The anchor seat 526 includes an anchor seat body 538 extending centrally along the central axis A. The body 538 includes a base 540 and a pair of spaced opposing arms 542 extending up from the base 540. The base 540 defines a lower end 550 that is also the lower end of the body 538, and defines a lower opening 552. The body 538 defines an axial bore 554 extending from the lower opening 552 to the upper opening 548. The arms 542 extend up from respective support walls 556, and the opposing spacer walls 558 are connected between the support walls 556. The arms 542 define gaps G therebetween that are configured to receive the fixation rod 24 as described above. The arms 542 further define internal threads 562 that are configured to engage the external threads 68 of the locking cap 34 as described above.

The collet 528 includes a collet body 545 that defines a first or upper end 547 sized and configured to contact or support at least a portion of the fixation rod 24 when the rod is received within the rod-receiving channel 536, and a second or lower end 549 sized and configured to contact or otherwise engage, directly or indirectly, a portion of the bone anchor head 33. The upper and lower ends 547 and 549 are generally constructed as described above, with respect to the collet 428, except the collet body defines a U-shaped recess 599 extending radially inward into the radially outer surface of each flange 557. The recess 599 is configured to engage mating structure of the anchor seat 226 that prevents the collet 528 from inadvertently backing out of the anchor seat 226 during use.

The collet 528 further includes an interior threaded surface 601 disposed axially above the protrusion 593, which can receive corresponding threads of an insertion tool when assembling the subassembly 575. The protrusion, however, extends radially inward with respect to the protrusion 493, such that it engages the upper surface of a flat ledge 603 extending circumferentially about the anchor head 533. It should thus be appreciated that the flat ledge 603 defines a pair of opposing abutment surfaces that extend along a lateral axis that extends perpendicular to the longitudinal axis L defined by the opposing gaps G. The anchor 530 can therefore pivot in a desired (e.g., sagittal) plane about the protrusion 593 as described above. Additionally, as described above, the bone anchor 530 is free to rotate within the collet 528 relative to the anchor seat 526 as described above.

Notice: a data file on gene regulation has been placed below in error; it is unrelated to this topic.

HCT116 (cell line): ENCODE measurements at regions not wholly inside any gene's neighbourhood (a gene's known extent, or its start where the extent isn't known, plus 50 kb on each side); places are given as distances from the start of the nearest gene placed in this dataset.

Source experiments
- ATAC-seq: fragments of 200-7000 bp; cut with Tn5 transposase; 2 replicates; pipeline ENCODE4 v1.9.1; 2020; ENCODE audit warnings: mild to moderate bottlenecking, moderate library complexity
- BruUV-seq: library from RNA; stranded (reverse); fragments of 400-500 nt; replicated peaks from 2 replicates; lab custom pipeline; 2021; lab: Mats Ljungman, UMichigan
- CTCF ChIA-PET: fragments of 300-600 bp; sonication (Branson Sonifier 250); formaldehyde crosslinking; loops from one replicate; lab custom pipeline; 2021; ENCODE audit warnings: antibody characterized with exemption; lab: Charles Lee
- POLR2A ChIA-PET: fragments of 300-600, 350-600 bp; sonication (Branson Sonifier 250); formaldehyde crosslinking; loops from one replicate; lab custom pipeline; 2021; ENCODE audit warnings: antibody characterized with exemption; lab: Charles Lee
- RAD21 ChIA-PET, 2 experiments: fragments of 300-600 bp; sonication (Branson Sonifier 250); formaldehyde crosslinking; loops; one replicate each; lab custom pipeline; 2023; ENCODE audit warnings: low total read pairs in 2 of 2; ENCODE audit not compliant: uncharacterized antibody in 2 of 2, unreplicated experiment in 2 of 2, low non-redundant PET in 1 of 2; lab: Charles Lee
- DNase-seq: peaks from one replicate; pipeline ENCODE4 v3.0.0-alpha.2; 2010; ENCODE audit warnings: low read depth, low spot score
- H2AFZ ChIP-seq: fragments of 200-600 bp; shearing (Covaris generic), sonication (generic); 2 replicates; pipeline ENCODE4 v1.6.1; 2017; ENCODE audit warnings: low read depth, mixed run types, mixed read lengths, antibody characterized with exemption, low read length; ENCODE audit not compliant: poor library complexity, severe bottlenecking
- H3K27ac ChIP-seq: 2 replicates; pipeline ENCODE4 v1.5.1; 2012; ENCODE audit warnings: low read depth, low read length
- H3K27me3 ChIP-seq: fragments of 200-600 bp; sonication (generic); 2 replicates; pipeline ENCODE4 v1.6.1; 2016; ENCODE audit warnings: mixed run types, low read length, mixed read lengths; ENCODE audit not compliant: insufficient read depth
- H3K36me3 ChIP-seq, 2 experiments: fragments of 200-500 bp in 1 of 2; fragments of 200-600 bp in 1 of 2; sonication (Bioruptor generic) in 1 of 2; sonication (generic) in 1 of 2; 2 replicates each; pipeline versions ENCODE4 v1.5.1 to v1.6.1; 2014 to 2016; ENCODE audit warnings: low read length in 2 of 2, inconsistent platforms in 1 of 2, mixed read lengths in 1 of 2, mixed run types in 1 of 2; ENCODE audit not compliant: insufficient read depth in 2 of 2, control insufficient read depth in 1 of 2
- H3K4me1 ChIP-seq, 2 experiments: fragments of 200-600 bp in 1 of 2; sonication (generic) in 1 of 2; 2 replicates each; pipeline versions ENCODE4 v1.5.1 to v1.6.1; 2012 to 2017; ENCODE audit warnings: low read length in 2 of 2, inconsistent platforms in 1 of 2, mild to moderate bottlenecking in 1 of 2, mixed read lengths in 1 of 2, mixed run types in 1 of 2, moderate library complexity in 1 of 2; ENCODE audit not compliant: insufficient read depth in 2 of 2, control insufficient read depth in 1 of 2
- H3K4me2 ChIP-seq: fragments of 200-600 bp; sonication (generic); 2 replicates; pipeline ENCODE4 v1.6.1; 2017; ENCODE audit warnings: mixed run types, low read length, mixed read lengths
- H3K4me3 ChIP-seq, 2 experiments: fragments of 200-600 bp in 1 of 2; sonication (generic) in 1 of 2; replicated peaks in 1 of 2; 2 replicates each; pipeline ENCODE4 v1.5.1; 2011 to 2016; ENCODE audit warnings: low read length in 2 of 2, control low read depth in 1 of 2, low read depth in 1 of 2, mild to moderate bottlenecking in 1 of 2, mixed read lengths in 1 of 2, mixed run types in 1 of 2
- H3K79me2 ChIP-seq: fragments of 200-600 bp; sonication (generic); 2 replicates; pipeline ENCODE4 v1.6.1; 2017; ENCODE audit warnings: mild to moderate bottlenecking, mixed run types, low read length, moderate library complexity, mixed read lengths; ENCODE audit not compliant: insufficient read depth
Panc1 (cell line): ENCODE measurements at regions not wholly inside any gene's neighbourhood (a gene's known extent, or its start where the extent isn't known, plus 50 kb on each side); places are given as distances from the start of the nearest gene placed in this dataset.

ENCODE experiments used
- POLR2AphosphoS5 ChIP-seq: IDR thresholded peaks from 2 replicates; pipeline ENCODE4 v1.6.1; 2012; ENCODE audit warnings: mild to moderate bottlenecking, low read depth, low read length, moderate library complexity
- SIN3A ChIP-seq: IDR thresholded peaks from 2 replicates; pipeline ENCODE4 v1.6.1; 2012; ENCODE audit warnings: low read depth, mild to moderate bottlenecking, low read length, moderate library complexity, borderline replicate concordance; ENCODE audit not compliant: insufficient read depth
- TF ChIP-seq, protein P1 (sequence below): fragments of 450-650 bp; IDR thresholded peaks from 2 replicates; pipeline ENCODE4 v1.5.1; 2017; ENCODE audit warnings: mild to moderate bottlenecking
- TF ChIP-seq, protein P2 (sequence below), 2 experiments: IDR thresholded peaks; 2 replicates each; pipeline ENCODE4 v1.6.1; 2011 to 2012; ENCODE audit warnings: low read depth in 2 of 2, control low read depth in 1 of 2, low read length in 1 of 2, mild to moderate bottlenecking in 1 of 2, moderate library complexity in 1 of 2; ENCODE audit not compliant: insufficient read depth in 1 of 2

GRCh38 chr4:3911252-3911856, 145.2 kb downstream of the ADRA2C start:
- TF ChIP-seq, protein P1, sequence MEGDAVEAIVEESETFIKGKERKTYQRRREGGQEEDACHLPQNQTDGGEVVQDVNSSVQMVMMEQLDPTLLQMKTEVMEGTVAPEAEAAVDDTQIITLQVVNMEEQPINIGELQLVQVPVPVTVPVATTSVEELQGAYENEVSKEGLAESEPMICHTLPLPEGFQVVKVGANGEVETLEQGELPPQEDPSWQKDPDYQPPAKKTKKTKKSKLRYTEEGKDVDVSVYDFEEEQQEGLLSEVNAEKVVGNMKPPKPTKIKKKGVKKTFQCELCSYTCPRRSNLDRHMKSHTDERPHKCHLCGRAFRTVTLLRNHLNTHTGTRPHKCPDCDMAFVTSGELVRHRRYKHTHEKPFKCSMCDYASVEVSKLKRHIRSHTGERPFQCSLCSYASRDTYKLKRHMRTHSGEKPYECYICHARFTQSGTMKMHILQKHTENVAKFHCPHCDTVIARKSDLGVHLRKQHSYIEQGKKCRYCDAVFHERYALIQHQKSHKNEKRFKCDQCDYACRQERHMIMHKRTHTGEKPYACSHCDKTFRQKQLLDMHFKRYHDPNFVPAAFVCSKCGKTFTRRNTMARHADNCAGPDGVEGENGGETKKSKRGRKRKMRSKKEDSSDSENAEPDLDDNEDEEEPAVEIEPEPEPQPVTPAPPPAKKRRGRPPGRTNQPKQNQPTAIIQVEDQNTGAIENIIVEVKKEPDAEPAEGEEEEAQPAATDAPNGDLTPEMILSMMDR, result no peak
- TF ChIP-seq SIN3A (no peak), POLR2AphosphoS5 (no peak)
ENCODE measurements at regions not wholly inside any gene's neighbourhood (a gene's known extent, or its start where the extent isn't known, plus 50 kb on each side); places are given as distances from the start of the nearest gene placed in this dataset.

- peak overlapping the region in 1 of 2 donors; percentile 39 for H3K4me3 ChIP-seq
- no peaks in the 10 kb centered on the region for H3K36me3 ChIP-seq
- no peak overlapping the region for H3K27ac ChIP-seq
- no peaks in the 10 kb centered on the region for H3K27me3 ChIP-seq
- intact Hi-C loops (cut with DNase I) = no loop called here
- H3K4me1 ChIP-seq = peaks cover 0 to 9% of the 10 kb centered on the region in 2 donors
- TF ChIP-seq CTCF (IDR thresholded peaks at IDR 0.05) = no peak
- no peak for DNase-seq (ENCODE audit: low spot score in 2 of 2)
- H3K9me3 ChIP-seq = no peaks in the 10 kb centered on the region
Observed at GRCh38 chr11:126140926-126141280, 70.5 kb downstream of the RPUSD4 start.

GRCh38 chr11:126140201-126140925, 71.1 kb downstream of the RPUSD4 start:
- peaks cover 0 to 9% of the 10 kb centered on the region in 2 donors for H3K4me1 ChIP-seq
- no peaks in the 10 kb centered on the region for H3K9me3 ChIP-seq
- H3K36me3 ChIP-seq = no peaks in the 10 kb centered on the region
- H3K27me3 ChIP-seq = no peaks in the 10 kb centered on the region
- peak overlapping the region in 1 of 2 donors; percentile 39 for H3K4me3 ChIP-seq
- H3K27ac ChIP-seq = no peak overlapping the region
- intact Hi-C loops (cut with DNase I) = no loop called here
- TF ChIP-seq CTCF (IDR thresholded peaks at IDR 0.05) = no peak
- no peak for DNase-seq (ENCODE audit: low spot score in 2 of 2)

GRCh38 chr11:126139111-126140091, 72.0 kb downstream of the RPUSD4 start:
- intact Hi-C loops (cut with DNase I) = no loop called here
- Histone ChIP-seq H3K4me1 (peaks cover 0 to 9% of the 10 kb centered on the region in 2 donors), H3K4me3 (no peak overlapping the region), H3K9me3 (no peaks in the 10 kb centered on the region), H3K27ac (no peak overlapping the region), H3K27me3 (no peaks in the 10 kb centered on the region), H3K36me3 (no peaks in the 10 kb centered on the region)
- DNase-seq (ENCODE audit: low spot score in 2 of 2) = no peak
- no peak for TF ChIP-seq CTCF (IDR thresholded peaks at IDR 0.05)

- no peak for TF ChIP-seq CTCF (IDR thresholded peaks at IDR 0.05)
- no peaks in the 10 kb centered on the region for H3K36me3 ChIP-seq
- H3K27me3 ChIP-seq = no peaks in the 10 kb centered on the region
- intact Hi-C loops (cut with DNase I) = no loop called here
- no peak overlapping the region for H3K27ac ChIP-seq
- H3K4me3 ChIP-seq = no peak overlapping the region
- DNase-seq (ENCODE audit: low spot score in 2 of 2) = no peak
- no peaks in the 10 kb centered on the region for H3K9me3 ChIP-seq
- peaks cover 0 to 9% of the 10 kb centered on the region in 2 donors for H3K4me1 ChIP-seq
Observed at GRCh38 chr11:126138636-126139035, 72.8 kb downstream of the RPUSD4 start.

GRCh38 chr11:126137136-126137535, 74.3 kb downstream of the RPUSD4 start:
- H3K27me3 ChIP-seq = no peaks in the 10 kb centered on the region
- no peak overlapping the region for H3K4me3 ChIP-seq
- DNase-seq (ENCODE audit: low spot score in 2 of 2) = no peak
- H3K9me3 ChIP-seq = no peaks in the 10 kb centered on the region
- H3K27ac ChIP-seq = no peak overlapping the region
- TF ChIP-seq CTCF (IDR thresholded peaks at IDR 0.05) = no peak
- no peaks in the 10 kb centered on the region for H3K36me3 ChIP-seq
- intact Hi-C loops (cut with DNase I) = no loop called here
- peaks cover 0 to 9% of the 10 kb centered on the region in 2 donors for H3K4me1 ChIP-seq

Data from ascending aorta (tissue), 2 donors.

The bone fixation subassembly 575 is constructed by inserting the collet 528 down through the top of the anchor seat 526 until the flanges 557 are locked in the corresponding recesses 561. The fingers 569 are placed over the head 33 of the bone anchor 30, and a downward force is applied against the anchor 530 until the fingers 169 expand radially outward to capture the head 533 of the bone anchor 530 therein. The threaded shaft 531 of the bone anchor 530 may already be implanted into bone prior to popping the collet 528 over the anchor head 533. Alternatively, the bone anchor 530 can be installed in the collet 528, and subsequently implanted into underlying bone. The internal threading 601 of the collet 528 allows for the use of a special driver instrument having an engagement feature, e.g., a T25 feature, which can mate with the screwdriver to further stabilize the bone anchor 530 as it is implanted into the underlying bone.

Once the anchor seat 526 has been aligned with the fixation rod 24, and the position of the bone anchor 530 has been located in the sagittal plane as desired, the locking cap 34 can be locked in the subassembly 575 in the manner described above.

Referring now to FIGS. 23-25, a bone fixation subassembly 675 constructed in accordance with an alternative embodiment is illustrated including reference numerals corresponding to like elements of the bone fixation subassembly 75 incremented by 600. Thus, the bone fixation subassembly 675 can be constructed as described above with respect to one or all of the bone fixation subassemblies, except as otherwise noted. It should be appreciated that one or more up to all of the bone fixation elements of the bone fixation assembly 20 can include the bone fixation elements 22 or alternative bone fixation elements as described herein, one or more of which can include the bone fixation subassembly 675 as will now be described.